Earlier my trainer told me dispatch would not allow us to go home, but he found a way. I went about the process of completing my new hire/CDL work, and halfway through it he blew up my phone, insisting if I didn't come right then he would leave without me. I couldn't leave my work unfinished, but I took a break to call him. He got angry and hung up on me, then texted me and told me nevermind, we weren't going home, were going on another load. So I went to the FM and we hashed it out, then worked with my trainer to find a compromise. We are now on our way with a load to our home town. We will be there two days, which is perfectly fine.

So in the end it worked out. You know, I think our faults and imperfections just get magnified when under such stress. The quest is, can you man up and look towards the big picture, understanding that this is temporary? If so, it all works out.

Not sure if that made sense. 😀 It has been a day.

CDL:

Commercial Driver's License (CDL)

A CDL is required to drive any of the following vehicles:

  • Any combination of vehicles with a gross combined weight rating (GCWR) of 26,001 or more pounds, providing the gross vehicle weight rating (GVWR) of the vehicle being towed is in excess of 10,000 pounds.
  • Any single vehicle with a GVWR of 26,001 or more pounds, or any such vehicle towing another not in excess of 10,000 pounds.
  • Any vehicle, regardless of size, designed to transport 16 or more persons, including the driver.
  • Any vehicle required by federal regulations to be placarded while transporting hazardous materials.

Fm:

Dispatcher, Fleet Manager, Driver Manager

The primary person a driver communicates with at his/her company. A dispatcher can play many roles, depending on the company's structure. Dispatchers may assign freight, file requests for home time, relay messages between the driver and management, inform customer service of any delays, change appointment times, and report information to the load planners.
Paul's Comment
member avatar

*question is

And, yes, the devil I know is far better! 😈I'm sticking with him. Thank you for the congratulations and the advice. It is very much appreciated. ☺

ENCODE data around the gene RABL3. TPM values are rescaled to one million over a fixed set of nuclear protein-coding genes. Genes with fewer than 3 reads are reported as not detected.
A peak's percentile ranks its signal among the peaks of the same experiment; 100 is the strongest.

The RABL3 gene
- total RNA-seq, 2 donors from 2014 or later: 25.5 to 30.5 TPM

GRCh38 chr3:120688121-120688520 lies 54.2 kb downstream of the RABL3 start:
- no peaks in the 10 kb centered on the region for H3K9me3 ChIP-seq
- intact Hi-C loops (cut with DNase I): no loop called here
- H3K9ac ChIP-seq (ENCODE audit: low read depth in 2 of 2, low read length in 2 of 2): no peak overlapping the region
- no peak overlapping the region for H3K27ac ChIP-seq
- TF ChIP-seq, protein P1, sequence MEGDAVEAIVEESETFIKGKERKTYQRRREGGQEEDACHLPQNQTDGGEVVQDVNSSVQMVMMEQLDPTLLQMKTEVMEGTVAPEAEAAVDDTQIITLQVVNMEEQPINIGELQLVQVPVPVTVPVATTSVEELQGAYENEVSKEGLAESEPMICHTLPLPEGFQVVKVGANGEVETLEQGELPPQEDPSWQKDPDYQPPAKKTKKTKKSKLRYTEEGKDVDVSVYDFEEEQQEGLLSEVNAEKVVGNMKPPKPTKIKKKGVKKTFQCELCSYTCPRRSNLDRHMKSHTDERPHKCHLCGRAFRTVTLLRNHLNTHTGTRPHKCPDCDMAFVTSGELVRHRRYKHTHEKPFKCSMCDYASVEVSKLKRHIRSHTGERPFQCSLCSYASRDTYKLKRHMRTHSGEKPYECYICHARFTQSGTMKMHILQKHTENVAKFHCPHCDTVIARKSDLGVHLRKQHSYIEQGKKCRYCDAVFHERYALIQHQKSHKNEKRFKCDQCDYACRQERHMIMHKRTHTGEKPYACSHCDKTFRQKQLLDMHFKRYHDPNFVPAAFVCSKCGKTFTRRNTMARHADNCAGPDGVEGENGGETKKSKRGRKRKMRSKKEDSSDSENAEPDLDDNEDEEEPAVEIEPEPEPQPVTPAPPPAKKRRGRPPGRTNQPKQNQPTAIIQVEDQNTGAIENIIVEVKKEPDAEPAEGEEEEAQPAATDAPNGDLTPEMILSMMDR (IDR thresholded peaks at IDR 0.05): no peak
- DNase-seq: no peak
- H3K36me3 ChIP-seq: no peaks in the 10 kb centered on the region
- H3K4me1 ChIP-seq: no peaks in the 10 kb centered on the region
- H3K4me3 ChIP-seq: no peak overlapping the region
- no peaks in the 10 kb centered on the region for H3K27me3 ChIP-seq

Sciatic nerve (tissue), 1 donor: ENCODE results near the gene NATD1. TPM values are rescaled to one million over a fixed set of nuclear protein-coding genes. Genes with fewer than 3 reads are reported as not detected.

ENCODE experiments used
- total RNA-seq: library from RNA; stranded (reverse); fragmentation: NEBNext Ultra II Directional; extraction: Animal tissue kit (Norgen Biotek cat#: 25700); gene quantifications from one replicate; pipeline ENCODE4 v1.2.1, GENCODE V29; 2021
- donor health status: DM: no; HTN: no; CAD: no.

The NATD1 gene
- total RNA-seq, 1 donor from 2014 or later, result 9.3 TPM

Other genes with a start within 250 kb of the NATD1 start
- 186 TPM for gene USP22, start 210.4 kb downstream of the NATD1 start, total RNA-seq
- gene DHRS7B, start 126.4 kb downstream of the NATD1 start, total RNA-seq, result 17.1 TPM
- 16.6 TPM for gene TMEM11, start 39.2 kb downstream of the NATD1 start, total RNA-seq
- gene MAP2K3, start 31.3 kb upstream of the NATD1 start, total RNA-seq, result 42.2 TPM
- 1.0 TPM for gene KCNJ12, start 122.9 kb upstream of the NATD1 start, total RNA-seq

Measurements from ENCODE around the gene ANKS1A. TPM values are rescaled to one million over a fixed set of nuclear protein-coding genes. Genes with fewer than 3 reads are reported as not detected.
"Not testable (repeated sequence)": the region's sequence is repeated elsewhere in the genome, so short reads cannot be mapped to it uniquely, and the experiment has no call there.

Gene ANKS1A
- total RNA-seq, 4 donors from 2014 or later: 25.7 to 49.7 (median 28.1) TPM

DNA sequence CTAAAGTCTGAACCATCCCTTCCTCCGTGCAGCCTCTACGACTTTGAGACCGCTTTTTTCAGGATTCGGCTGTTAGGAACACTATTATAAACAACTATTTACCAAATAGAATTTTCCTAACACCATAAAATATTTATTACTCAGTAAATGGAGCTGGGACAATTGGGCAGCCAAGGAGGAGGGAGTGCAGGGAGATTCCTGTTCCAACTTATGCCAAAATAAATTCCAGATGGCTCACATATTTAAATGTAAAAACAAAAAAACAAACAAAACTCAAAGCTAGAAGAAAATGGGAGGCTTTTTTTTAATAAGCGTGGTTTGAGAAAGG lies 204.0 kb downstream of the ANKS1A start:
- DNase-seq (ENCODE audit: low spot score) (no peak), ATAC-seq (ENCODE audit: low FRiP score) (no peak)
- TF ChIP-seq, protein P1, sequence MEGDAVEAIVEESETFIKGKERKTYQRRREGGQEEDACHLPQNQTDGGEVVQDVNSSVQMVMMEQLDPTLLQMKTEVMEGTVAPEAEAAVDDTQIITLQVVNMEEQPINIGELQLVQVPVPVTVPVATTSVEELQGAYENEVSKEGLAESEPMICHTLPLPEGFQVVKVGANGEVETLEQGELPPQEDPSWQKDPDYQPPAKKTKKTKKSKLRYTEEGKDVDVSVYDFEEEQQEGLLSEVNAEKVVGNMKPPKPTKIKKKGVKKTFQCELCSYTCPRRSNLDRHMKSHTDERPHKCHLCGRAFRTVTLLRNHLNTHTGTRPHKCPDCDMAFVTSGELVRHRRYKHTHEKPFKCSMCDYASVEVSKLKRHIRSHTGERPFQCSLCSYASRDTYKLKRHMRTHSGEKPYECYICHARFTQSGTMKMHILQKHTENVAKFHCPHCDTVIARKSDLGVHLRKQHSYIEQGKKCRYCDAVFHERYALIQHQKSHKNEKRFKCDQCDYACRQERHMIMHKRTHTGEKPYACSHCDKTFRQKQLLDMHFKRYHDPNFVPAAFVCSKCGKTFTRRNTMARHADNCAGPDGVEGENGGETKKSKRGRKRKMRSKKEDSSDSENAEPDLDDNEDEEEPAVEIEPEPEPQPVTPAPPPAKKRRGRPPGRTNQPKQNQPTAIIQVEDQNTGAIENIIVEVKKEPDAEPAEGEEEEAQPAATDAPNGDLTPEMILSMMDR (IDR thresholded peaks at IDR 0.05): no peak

Cato's Comment
member avatar

Hey Paul! It was nice to meet you today and congrats on passing!!! I really am happy for you good luck on your TnT journey I hope its a better experience than tbe PSD phase. Keep your head up, l was watching you test out and you handled that truck like a pro ;)

PSD:

Prime Student Driver

Prime Inc has a CDL training program and the first phase is referred to as PSD. You'll get your permit and then 10,000 miles of on the road instruction.

The following is from Prime's website:

Prime’s PSD begins with you obtaining your CDL permit. Then you’ll go on the road with a certified CDL instructor for no less than 75 hours of one-on-one behind the wheel training. After training, you’ll return to Prime’s corporate headquarters in Springfield, Missouri, for final CDL state testing and your CDL license.

Obtain CDL Permit / 4 Days

  • Enter program, study and test for Missouri CDL permit.
  • Start driving/training at Prime Training Center in Springfield, Missouri.
  • Work toward 40,000 training dispatched miles (minimum) with food allowance while without CDL (Food allowance is paid back with future earnings).

On-the-Road Instruction / 10,000 Miles

  • Train with experienced certified CDL instructor for 3-4 weeks in a real world environment.
  • Get 75 hours of behind-the-wheel time with one-on-one student/instructor ratio.
  • Earn 10,000 miles toward total 40,000 miles needed.

TNT:

Trainer-N-Trainee

Prime Inc has their own CDL training program and it's divided into two phases - PSD and TNT.

The PSD (Prime Student Driver) phase is where you'll get your permit and then go on the road for 10,000 miles with a trainer. When you come back you'll get your CDL license and enter the TNT phase.

The TNT phase is the second phase of training where you'll go on the road with an experienced driver for 30,000 miles of team driving. You'll receive 14¢ per mile ($700 per week guaranteed) during this phase. Once you're finished with TNT training you will be assigned a truck to run solo.